lesser kernel developers
The read-copy-update (RCU) subsystem is one of the kernel's key scalability
mechanisms; it is usually invoked in situations where normal locking is far
too slow. RCU is known to be complex code, to the point that
will happily proclaim
that they do not understand it. That should not be taken to mean that RCU
cannot be made faster or more complex, though. Paul McKenney's
"callback-free CPUs" patch set is a case in point.
Much RCU processing has traditionally been done in software interrupt
(softirq) context, meaning that the actual processing is done at seemingly
random times during the execution of whatever process happens to have the
CPU at the time. Softirqs thus have the potential to add arbitrary delays
to the execution of any process, regardless of that process's priority. It
is not surprising that the realtime developers have been working on the softirq problem;
non-realtime developers, too, have been known to grumble about softirq
overhead. Depending on the load on the system, RCU processing can be a
significant part of the overall softirq workload. So improvements in RCU
processing can help eliminate unwanted latencies and jitter even if
software interrupt handling as a whole remains unchanged.
Paul recently described some work in that
direction on this page; as of the 3.6 kernel, much of the RCU grace
period handling has been moved to kernel threads. RCU works by replacing
a data structure with a modified version, retaining the old copy but hiding
it from view so that no new references to it will be created. The
RCU rules guarantee that any data structure made inaccessible in this way
"grace period" passes will have no outstanding references after that
period; the determination of grace periods is thus a crucial step in the
cleanup and deletion of those old data structures. It turns out that
identifying grace periods in a scalable and efficient manner is not a
trivial task; see, for example, this
article for details.
Moving grace period handling to kernel threads takes a certain amount of
RCU overhead out of the softirq path, reducing jitter and allowing that
handling to be assigned priorities like any other process. But, even with
grace period processing out of the way, RCU still has a fair amount of work
to do in softirq context. Near the top of the list is the calling of RCU
callbacks — the functions that actually perform cleanup work after a grace
period passes. With some workloads, the number of callbacks can get quite
large. Users concerned about jitter have expressed a desire to move as
much kernel processing out of the way as possible; RCU callback
processing represents a significant chunk of that work.
That is the motivation for Paul's callback-free
CPUs patch set. The idea is simple enough: rather than invoke RCU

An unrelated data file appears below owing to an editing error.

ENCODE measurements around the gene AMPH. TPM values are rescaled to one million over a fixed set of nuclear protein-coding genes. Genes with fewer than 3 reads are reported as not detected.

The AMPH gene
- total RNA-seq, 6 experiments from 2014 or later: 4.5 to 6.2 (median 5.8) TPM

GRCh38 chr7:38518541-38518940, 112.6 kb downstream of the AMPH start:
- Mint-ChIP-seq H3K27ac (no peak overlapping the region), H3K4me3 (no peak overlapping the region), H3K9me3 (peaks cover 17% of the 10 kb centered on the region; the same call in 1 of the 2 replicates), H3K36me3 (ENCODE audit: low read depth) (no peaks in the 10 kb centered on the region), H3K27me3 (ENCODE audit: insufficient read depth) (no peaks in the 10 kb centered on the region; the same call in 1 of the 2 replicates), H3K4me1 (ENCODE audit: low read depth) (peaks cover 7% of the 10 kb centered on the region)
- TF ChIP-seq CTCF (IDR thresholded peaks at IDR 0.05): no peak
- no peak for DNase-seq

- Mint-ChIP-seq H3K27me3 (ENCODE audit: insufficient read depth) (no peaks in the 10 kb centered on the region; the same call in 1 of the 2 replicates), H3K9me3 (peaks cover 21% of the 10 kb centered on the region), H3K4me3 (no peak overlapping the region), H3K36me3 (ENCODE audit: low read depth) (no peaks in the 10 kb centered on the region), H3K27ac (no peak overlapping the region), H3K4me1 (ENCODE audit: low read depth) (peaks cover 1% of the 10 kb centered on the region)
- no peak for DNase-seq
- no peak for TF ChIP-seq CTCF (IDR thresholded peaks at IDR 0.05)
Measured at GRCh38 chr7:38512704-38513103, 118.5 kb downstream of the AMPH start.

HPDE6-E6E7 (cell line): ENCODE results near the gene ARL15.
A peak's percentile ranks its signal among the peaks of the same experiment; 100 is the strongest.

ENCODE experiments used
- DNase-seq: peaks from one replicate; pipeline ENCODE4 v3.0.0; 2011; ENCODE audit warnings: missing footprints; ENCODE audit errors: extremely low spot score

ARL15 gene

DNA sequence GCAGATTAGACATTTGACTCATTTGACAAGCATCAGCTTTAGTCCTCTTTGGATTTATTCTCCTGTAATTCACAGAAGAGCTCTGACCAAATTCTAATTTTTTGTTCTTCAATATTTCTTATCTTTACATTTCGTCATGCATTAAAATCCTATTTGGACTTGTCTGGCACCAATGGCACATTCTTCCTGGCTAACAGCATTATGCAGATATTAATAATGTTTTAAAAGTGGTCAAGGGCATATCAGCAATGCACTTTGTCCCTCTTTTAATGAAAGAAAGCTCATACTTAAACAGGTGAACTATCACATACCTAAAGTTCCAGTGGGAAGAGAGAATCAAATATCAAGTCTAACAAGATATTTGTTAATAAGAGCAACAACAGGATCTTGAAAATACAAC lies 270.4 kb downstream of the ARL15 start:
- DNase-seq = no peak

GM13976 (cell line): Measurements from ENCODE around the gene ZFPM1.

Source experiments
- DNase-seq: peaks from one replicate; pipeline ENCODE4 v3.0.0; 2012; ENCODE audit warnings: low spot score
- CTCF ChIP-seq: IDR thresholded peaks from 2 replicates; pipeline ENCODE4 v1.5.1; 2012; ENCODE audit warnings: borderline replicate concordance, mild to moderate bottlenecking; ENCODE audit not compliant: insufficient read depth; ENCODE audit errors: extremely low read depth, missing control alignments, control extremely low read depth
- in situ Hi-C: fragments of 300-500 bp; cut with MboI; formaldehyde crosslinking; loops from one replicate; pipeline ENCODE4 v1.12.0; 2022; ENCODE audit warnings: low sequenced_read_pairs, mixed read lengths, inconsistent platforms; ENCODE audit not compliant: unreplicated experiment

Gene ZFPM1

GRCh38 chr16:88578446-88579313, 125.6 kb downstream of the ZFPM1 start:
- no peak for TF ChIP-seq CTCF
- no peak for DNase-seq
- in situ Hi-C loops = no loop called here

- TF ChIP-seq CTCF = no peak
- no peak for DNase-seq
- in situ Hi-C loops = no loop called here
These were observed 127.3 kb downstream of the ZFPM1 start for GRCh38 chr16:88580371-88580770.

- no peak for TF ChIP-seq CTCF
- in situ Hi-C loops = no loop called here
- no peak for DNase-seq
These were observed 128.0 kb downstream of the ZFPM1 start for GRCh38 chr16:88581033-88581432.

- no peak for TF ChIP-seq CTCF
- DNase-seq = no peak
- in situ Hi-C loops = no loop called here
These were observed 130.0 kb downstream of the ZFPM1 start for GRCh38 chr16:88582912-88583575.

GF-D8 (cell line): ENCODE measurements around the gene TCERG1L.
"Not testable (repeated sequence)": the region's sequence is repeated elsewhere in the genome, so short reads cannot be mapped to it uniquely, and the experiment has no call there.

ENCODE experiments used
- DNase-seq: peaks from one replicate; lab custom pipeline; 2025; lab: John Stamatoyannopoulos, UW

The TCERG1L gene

callbacks in softirq context, the kernel can just shunt that work off to
yet another kernel thread. The implementation, of course, is just a bit
more involved than that.
The patch set adds a new rcu_nocbs= boot-time parameter allowing
the system administrator to specify a set of CPUs to run in the "no
callbacks" mode. It is not possible to do so with every CPU in the system;
at least one processor must remain in the traditional mode or grace period
processing will not function properly. In practical terms, that means that
CPU0 cannot be run in the no-callbacks mode and any attempt to hot-remove
the last traditional-RCU CPU will fail.
When a CPU (call it CPUN) runs without RCU callbacks, there
will be a separate
rcuoN process charged with callback handling. When that
wakes up, it will grab the list of outstanding callbacks for its assigned
CPU, using some tricky atomic-exchange techniques to avoid the need for
explicit locking. The thread will wait for the grace period to expire,
then run through the callbacks; after that the cycle begins anew. Normally
the process wakes up when callbacks are added to an empty list, but a
separate boot parameter instructs the threads to poll occasionally for new
work instead. Polling has its costs, especially on systems where energy
efficiency and letting CPUs sleep are priorities, but it can improve RCU's
CPU efficiency, helping throughput.
Users who are so sensitive to jitter that they want to reconfigure RCU
callback processing may not be satisfied just by having that processing
move to a thread that competes with their workload. The good news for
those users is that, once callback processing lives in its own thread, it
can be assigned a priority that fits with the overall goals of the system.
Perhaps even better, the callback thread does not have to run on the CPU
whose callbacks it is handling; by playing with CPU affinities,
administrators can move that work to other CPUs, freeing the no-callback
CPUs to focus more exclusively on the user's workload.
No-callback CPUs are thus part of the larger effort toward fully-dedicated
CPUs that run nothing but the user's processes. The idea is that, on such
a CPU, the workload would be fully in charge and need never worry that the
kernel would get in the way when there is time-sensitive work to be done.
Solving that problem in a robust and maintainable manner is a rather larger
problem; it requires the NoHZ mechanism and
more. It has been recognized for some time that this problem will need to
be solved in smaller pieces; the no-callback CPUs patch is one of those
This patch set is in its second iteration; comments this time around have
been scarce. Barring surprises, it would not be surprising to see this
feature pushed into the 3.8 kernel. Most users will not care, but, for
those who obsess about latency and jitter, it should be a welcome addition.
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